(Natural News) Black cumin oil, which is derived from the seeds of the Nigella sativa plant, offers many health benefits. A regular intake of black cumin oil can help reduce asthma symptoms and high cholesterol, but according to the results of a study, the oil can also be used to help promote weight loss.
Black seed oil’s effect on body composition
Adipose tissue, or body fat, is an active endocrine organ that performs a major function in the metabolic regulation and hormonal signaling within the human body. For the study, which was published in the journal Journal of Herbal Medicine, a research team set out to determine the effect of black seed oil on the body composition and hormone secretion of obese women.
Specifically, the authors wanted to observe the effects of black cumin oil, which was paired with a low-calorie diet, on body composition and adipokine levels in obese female participants.
Adipokines/adipocytokines are molecule secreted by fat cells. These molecules affect the physiology of cells in other parts of the body. For example, some adipokines may influence appetite, fat storage in the body, or systemic inflammation.
In the study, researchers observed 50 obese women who volunteered for the double-blind, placebo-controlled and randomized clinical trial. The women were randomly divided into two groups with 25 members each: the first was given black cumin seed oil and the second was given a placebo. Both groups followed a low-calorie diet for eight weeks. However, the first group was given three grams of black seed oil daily while the second group was given a three-gram dosage of a placebo every day.
The research team measured the body composition and biochemical parameters of the obese women at the baseline and at the end of the trial. (Related: Add black cumin to your diet: Research shows it can prevent cancer.)
The researchers noted that all 50 of the female participants completed the trial. Based on their reports, none of the participants experienced severe side effects. The authors shared that they didn’t observe noteworthy changes in the liver enzymes of the volunteers following the eight-week trial.
The results of the trial revealed that the mean body mass index (BMI) of the obese women was around 32 kg/m2 at the baseline (the weight in kilograms (kg) is divided by the square of their height in meters (m2)). A BMI of over 30 kg/m2 means you are obese and that your health is at risk.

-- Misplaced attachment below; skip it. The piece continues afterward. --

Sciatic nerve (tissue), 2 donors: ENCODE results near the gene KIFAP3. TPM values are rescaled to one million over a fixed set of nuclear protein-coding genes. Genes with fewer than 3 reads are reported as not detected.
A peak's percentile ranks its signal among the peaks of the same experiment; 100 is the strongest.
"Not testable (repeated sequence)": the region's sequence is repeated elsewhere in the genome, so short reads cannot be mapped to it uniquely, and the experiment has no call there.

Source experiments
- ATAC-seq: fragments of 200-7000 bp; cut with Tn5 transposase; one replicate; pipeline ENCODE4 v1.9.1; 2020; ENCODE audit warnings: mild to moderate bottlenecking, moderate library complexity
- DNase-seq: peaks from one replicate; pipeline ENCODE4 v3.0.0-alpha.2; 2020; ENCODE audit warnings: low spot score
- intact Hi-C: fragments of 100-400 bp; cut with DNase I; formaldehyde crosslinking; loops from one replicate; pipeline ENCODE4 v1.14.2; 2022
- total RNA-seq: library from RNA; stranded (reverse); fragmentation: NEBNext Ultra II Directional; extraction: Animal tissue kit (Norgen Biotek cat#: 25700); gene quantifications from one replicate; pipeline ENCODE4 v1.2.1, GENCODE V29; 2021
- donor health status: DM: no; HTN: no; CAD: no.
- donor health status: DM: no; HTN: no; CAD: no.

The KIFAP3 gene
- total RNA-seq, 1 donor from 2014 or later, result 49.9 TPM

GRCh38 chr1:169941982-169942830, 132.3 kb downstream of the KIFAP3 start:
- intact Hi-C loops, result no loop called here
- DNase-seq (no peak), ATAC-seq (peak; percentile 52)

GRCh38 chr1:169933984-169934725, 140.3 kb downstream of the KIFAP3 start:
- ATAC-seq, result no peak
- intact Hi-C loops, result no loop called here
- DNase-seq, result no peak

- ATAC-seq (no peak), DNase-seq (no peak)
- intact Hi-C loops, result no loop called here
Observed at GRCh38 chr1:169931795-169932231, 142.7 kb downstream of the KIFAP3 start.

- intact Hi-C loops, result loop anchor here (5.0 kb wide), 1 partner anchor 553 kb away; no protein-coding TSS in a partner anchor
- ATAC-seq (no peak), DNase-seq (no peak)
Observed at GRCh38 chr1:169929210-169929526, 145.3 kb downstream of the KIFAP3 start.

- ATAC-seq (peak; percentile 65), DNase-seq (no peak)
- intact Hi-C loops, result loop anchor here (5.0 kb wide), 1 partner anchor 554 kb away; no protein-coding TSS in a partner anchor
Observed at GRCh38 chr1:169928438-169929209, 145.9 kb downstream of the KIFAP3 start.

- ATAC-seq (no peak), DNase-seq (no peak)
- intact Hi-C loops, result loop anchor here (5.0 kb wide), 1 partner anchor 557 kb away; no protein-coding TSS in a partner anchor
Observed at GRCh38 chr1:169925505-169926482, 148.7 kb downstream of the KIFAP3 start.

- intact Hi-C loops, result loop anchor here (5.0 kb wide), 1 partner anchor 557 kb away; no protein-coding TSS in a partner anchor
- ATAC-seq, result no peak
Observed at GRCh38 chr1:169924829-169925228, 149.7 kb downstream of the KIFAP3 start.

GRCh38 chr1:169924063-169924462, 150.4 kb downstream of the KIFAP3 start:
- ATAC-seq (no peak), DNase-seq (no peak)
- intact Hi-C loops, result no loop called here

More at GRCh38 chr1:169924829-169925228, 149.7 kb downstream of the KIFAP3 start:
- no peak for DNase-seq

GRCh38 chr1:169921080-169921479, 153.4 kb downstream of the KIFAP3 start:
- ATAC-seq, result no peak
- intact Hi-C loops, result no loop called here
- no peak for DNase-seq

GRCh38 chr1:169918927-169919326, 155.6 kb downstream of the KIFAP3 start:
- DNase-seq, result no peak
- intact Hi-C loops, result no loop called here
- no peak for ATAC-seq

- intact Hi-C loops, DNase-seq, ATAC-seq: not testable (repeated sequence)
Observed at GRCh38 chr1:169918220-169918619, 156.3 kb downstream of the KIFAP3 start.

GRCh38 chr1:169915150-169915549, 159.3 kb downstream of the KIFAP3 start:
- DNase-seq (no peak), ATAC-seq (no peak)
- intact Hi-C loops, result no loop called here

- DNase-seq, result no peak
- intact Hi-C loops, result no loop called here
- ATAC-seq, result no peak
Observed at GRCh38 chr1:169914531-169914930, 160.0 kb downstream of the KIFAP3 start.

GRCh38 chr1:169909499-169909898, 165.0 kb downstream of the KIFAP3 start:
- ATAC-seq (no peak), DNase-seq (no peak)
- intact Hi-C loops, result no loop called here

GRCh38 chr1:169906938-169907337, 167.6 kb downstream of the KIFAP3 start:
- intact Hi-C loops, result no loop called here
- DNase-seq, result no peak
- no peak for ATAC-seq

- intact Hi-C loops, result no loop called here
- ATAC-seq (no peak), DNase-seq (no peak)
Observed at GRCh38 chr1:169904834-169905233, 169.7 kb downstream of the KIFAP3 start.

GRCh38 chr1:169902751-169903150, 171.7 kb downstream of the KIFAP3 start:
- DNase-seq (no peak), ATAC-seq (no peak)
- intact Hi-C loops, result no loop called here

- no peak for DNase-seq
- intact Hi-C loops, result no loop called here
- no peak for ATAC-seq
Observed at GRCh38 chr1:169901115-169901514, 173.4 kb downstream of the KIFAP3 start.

Study data also showed that black seed oil consumption helped decrease the body fat mass and insulin levels of the volunteers in the first group. The oil also helped increase their adiponectin levels compared to the placebo group after the eight-week period. The researchers commented that at the end of the study, there were no significant changes in BMI, insulin sensitivity, and the peroxisome proliferator activated receptor-gamma (PPAR-G).
The nuclear receptor PPAR-G belongs to the nuclear receptor superfamily that manages your glucose and lipid metabolism.
The researchers concluded that the consumption of black cumin oil, combined with a low-calorie diet, can help regulate hormone secretion and body composition of obese women. They also noted that further studies can help verify if black cumin oil is an effective supplementary therapy for obesity management.
Fast facts on black cumin
Black cumin (N. sativa), a small flowering shrub that bears purple or white-tinged flowers, is native to Eastern Europe, the Middle East, and western Asia.
- Black cumin shrubs produce fruits with tiny black seeds that are often included in various remedies.
- Used for healing and protection as far back as the time of King Tutankhamun in Egypt, black cumin is used in cooking to enhance the of breads, curries, and pickles.
- The seeds have a bitter flavor similar to cumin or oregano.
- Black cumin is also called black caraway, black onion seed, and kalonji.
- Black cumin oil has antioxidant properties that can help ease inflammation inside the body and on the skin.
Browse more articles about research findings on natural and effective ways to lose weight at Slender.news.